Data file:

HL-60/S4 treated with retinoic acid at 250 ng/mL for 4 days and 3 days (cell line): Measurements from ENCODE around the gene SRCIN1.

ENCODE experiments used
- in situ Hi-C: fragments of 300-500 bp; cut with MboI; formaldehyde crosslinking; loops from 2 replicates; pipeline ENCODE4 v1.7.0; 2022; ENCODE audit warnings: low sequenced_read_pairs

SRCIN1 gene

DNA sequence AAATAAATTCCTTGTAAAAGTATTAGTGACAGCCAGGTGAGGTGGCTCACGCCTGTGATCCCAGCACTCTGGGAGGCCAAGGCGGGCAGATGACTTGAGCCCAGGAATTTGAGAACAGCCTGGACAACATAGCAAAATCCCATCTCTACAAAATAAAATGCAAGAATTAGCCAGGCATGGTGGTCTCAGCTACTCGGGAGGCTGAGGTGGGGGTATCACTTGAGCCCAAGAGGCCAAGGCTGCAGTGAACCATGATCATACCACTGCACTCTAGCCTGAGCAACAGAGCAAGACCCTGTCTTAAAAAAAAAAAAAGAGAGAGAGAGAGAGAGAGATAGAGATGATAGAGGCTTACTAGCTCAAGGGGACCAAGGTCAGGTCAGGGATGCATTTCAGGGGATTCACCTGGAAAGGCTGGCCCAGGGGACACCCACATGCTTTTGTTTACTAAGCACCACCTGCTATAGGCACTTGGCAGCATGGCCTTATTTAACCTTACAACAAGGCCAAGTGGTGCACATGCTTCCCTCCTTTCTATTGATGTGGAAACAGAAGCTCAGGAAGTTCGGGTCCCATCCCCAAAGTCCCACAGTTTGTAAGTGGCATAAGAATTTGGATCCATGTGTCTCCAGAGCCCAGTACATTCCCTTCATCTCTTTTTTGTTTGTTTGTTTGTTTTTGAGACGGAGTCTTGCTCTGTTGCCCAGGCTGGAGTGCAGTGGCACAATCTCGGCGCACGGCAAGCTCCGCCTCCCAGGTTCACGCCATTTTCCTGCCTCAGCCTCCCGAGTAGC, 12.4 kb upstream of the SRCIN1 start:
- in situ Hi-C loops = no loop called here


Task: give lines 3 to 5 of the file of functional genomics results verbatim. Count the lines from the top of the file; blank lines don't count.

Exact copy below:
- in situ Hi-C: fragments of 300-500 bp; cut with MboI; formaldehyde crosslinking; loops from 2 replicates; pipeline ENCODE4 v1.7.0; 2022; ENCODE audit warnings: low sequenced_read_pairs

SRCIN1 gene

DNA sequence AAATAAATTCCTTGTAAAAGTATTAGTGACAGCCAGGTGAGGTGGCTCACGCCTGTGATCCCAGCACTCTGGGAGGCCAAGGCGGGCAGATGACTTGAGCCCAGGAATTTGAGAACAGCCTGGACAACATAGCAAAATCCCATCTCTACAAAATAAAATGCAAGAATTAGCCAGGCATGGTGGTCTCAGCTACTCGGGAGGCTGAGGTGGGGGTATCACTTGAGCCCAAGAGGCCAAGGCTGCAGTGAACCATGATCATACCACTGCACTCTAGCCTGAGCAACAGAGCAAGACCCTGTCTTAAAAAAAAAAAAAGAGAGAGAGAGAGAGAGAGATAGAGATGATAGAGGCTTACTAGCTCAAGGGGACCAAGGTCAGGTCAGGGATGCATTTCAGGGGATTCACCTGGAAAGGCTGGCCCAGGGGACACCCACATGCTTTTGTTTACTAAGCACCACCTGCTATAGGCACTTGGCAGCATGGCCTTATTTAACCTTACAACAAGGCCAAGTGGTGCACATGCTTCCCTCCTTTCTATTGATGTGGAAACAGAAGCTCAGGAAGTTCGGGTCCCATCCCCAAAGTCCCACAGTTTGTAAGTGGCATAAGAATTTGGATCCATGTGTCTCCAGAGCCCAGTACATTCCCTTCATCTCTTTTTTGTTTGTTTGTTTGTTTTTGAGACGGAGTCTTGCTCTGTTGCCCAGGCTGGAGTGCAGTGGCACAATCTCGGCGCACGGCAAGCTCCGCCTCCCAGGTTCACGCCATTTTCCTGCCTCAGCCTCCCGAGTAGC, 12.4 kb upstream of the SRCIN1 start: